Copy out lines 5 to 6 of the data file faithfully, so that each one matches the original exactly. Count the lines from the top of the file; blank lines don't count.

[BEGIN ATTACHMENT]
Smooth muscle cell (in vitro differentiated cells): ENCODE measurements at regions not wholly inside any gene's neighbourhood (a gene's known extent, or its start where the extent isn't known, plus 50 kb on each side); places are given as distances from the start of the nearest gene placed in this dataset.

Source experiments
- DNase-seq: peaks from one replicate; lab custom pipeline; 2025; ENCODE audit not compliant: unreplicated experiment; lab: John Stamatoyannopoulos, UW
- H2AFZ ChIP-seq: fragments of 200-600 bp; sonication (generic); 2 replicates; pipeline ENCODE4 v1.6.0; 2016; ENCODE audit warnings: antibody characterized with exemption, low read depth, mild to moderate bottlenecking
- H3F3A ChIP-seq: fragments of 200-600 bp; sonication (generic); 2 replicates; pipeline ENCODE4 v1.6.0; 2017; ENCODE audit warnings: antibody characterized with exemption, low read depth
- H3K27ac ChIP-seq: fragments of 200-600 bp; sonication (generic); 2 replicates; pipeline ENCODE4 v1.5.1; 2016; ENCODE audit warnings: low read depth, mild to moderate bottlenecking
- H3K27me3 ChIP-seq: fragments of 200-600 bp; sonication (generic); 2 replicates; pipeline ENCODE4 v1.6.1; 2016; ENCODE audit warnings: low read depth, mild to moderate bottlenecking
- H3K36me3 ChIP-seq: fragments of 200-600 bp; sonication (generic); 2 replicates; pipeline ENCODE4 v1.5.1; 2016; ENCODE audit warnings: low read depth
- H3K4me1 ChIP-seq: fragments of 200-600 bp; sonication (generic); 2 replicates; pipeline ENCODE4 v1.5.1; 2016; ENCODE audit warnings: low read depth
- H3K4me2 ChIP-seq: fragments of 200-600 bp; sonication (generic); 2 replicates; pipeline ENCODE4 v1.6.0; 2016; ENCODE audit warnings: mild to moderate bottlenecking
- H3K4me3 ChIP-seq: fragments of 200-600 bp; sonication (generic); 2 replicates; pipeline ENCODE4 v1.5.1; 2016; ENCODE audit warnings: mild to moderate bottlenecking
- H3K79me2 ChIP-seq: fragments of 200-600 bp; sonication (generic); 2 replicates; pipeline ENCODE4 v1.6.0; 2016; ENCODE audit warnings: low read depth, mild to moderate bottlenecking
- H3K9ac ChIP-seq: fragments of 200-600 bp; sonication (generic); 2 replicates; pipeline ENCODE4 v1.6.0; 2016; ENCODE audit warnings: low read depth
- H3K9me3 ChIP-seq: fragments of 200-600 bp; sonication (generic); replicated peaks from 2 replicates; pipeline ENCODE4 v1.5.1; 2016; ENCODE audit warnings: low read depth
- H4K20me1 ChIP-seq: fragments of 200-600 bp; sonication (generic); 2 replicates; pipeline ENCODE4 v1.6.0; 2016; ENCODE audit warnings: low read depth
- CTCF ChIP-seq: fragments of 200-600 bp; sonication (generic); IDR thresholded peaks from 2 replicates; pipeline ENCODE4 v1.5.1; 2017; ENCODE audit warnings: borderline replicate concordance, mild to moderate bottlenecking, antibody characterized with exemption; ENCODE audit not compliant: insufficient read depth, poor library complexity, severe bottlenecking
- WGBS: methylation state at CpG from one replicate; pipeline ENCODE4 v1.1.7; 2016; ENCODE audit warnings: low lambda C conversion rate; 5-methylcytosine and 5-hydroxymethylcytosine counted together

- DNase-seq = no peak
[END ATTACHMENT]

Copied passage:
- H3F3A ChIP-seq: fragments of 200-600 bp; sonication (generic); 2 replicates; pipeline ENCODE4 v1.6.0; 2017; ENCODE audit warnings: antibody characterized with exemption, low read depth
- H3K27ac ChIP-seq: fragments of 200-600 bp; sonication (generic); 2 replicates; pipeline ENCODE4 v1.5.1; 2016; ENCODE audit warnings: low read depth, mild to moderate bottlenecking